The U.S. Army has apparently codified the “three-to-one rule” in its documentation and has given it a value. In the 2014 edition of FM 6-0, paragraph 9-103, it states that “For example, historically, defenders have over a 50 percent probability of defeating an attacking force approximately three times their equivalent strength.” This statement, on the surface, simply is incorrect. For example, the following table from my book War by Numbers is drawn from a series of 116 division-level engagements in France in 1944 against the Germans (see War by Numbers, page 10) They show the following relationship between force ratio and outcome:

European Theater of Operations (ETO) Data, 1944


Force Ratio………………..Result…………………Percent Failure…Number of cases

0.55 to 1.01-to-1.00………Attack Fails…………………..100%……………….5

1.15 to 1.88-to-1.00………Attack usually succeeds……21%………………..48

1.95 to 2.56-to-1.00………Attack usually succeeds……10%………………..21

2.71-to-1.00 and higher…Attacker Advances…………….0%……………….. 42


Now these engagements are from fighting between the U.S., UK and Germany in France and Germany in 1944. These are engagements between forces of roughly equal competence. As can be seen, based upon 42 division-level engagements, in all cases of attacks at three-to-one (more specifically 2.71-to-1 and greater), the attacker advanced. Meaning in all cases of attacks at three-to-one, the attacker won. This directly contradicts the statement in FM 6-0, and contradicts it based upon historical data.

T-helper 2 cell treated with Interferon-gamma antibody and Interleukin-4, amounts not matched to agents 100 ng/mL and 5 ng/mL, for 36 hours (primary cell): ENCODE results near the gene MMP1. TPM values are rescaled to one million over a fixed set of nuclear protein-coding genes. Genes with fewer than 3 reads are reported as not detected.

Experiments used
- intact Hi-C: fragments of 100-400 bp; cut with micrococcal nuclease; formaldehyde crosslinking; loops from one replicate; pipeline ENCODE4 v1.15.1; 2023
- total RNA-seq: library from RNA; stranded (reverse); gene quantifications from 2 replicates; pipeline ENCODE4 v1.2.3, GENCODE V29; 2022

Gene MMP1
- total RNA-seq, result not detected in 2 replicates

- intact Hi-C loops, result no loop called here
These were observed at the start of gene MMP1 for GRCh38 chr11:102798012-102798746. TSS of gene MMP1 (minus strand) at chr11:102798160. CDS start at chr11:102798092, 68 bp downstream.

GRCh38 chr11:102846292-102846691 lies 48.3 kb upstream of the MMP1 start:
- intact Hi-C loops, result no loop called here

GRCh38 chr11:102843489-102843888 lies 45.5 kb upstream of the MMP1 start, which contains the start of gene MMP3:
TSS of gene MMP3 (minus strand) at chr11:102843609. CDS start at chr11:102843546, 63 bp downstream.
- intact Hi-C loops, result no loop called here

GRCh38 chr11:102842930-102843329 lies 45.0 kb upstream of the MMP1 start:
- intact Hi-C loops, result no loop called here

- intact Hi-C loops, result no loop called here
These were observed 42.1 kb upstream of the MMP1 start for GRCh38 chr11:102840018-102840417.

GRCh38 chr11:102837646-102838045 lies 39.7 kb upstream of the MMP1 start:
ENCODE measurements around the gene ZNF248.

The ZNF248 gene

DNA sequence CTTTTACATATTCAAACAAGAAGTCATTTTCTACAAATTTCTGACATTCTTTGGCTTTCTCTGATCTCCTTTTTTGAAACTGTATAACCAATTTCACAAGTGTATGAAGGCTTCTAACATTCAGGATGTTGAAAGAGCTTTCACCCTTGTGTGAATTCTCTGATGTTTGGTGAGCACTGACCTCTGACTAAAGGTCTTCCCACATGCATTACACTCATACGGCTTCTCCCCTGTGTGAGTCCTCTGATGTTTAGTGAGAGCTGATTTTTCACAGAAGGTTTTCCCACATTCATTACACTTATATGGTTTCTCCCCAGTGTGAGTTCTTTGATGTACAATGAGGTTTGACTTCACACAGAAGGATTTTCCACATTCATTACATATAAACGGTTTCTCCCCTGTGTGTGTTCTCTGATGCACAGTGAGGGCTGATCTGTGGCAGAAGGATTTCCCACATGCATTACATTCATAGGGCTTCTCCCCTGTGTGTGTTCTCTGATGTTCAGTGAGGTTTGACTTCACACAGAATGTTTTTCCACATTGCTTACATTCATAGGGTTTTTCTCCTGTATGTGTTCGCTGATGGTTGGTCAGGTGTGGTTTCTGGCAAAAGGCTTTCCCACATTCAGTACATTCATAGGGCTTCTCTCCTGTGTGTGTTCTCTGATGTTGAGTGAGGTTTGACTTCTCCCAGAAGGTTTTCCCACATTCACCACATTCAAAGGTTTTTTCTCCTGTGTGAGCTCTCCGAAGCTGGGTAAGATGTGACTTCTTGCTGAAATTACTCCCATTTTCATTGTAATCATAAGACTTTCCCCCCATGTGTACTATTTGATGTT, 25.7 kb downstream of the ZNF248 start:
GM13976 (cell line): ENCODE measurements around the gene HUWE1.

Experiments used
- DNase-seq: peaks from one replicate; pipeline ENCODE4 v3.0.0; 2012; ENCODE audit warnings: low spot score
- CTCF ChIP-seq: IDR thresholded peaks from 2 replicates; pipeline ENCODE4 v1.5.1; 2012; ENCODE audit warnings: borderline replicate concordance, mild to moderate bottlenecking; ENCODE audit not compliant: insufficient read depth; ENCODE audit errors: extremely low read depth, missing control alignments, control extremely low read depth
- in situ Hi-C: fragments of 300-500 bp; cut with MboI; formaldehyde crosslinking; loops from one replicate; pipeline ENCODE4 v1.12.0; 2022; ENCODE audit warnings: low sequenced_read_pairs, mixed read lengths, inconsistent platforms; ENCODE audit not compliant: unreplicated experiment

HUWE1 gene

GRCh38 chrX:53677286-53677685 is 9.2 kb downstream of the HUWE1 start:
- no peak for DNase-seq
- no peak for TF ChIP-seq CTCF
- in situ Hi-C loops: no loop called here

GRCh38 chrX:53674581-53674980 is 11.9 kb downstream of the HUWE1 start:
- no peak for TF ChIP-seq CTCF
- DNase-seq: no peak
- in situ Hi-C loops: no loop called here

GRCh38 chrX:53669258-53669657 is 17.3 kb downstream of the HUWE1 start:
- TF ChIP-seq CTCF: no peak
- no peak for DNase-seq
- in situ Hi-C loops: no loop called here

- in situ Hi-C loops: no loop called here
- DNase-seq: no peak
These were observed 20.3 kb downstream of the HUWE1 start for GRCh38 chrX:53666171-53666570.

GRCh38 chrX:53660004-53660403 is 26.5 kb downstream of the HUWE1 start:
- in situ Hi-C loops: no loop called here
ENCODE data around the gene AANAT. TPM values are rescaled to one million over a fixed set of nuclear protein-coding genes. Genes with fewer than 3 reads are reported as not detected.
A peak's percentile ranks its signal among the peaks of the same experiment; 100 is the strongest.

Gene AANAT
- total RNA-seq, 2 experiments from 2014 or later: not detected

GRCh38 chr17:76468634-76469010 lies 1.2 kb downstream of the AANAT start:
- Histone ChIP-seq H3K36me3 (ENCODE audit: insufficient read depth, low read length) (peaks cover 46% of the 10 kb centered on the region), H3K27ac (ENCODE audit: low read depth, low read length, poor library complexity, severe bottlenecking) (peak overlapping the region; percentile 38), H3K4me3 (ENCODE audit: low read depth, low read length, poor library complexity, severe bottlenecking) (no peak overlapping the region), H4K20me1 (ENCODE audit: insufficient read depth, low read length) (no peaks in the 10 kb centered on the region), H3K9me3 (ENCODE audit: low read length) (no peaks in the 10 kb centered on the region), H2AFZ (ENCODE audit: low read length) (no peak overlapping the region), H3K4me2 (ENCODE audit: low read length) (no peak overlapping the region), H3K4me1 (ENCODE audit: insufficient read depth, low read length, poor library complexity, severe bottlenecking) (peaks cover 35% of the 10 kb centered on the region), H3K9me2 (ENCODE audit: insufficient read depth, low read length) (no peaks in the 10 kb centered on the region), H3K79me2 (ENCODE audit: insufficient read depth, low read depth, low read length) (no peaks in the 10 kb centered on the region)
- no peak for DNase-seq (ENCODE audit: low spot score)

This is supplemented by the following two tables on the next page of War by Numbers. The first table shows the German performance when attacking Soviet units in 1943.

Germans attacking Soviets (Battles of Kharkov and Kursk), 1943


Force Ratio………………..Result………………….Percent Failure…Number of cases

0.63 to 1.06-to-1.00………Attack usually succeeds……..20%……………………..5

1.18 to 1.87-to-1.00………Attack usually succeeds……….6%……………………17

1.91-to-1.00 and higher…Attacker Advances……………….0%……………………21


The next table shows the Soviet performance when attacking German units in 1943:

Soviets attacking Germans (Battles of Kharkov and Kursk), 1943


Force Ratio………………Result…………………..Percent Failure…Number of cases

0.40 to 1.05-to-1…………Attack usually fails…………70%……………………10

1.20 to 1.65-to-1.00…….Attack often fails…………….50%……………………11

1.91 to 2.89-to-1.00…….Attack sometimes fails…….44%……………………..9


These charts are from the fighting around Kharkov in February, March and August of 1943 and the fighting during the Battle of Kursk in July 1943. It is 73 engagements between the German and Soviet armies.

Now, there is a clear performance difference between the German and the Soviet armies at this time. This is discussed in considerable depth in War by Numbers and will not be addressed here. But, what it amounts to is that the German Army has an advantage in the casualty exchange and that advantage also shows up in the outcomes of the battles, as show above. If they attacked at two-to-one odds are greater, they would win. The Soviets attacking at the same odds would win only 56 percent of the time. Clearly, at the division-level, in a unit to unit comparison, the Germans were two or three times better than their Soviet opponents.

Still, even in the worse case, which is the Soviets attacking the Germans, we do not get to the claim made in FM 6-0, which is the defender won 50% of the time when attacked at three-to-one. In fact, the Soviets managed to win 50% of the time when attacking at 1.20 to 1.65-to-1. Something is clearly wrong with the statement in FM 6-0.